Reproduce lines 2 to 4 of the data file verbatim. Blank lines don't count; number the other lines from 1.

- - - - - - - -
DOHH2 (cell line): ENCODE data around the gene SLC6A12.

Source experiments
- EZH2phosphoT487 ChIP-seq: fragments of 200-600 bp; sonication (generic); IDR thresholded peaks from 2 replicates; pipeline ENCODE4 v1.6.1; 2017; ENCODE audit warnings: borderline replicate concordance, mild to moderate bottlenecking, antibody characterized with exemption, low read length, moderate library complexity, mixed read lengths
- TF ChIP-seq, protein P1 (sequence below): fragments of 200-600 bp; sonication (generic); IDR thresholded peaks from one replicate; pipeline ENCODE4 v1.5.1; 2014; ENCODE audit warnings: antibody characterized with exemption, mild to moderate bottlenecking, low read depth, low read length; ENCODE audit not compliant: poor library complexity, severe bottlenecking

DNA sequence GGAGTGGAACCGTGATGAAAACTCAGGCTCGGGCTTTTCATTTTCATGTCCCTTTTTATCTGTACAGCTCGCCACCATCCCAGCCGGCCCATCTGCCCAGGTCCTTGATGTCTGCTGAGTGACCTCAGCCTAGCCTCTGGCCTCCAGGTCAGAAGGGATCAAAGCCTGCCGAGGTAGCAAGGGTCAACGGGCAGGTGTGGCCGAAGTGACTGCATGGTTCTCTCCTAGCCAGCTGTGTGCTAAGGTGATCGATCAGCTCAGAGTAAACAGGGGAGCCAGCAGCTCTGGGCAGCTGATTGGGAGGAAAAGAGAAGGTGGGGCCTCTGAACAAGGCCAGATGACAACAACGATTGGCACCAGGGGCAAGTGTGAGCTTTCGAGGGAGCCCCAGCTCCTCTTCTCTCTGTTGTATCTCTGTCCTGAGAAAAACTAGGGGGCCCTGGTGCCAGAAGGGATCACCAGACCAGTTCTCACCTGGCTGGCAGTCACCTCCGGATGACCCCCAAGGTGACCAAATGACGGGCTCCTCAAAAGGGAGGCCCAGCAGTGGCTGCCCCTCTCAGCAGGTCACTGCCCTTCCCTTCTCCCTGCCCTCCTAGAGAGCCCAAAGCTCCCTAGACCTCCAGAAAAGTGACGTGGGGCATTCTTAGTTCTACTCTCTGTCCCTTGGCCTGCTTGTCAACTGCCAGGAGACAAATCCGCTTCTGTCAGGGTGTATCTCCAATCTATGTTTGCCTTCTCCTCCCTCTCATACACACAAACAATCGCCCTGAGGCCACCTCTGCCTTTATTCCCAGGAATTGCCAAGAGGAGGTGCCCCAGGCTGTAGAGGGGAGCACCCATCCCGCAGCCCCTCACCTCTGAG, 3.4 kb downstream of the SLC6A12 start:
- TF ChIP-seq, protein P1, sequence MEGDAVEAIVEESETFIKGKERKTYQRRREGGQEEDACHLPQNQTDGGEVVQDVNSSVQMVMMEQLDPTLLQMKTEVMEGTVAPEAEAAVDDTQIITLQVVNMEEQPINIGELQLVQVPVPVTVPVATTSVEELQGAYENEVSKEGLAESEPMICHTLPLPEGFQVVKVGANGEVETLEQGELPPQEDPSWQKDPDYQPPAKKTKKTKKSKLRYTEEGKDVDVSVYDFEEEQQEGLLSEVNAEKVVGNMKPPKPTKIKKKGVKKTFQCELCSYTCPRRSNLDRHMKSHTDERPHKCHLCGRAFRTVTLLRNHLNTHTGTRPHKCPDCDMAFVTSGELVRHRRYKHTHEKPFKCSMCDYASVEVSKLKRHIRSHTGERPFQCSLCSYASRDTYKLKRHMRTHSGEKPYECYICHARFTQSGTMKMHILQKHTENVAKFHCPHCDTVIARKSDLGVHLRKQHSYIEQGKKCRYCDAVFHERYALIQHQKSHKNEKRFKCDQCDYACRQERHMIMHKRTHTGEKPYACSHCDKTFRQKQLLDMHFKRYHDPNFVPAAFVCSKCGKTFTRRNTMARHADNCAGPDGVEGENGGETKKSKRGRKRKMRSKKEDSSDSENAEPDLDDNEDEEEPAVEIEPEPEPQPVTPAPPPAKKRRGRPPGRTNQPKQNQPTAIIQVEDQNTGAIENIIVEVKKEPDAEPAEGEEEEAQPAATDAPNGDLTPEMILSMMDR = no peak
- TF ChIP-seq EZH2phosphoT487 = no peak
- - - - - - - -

Source experiments
- EZH2phosphoT487 ChIP-seq: fragments of 200-600 bp; sonication (generic); IDR thresholded peaks from 2 replicates; pipeline ENCODE4 v1.6.1; 2017; ENCODE audit warnings: borderline replicate concordance, mild to moderate bottlenecking, antibody characterized with exemption, low read length, moderate library complexity, mixed read lengths
- TF ChIP-seq, protein P1 (sequence below): fragments of 200-600 bp; sonication (generic); IDR thresholded peaks from one replicate; pipeline ENCODE4 v1.5.1; 2014; ENCODE audit warnings: antibody characterized with exemption, mild to moderate bottlenecking, low read depth, low read length; ENCODE audit not compliant: poor library complexity, severe bottlenecking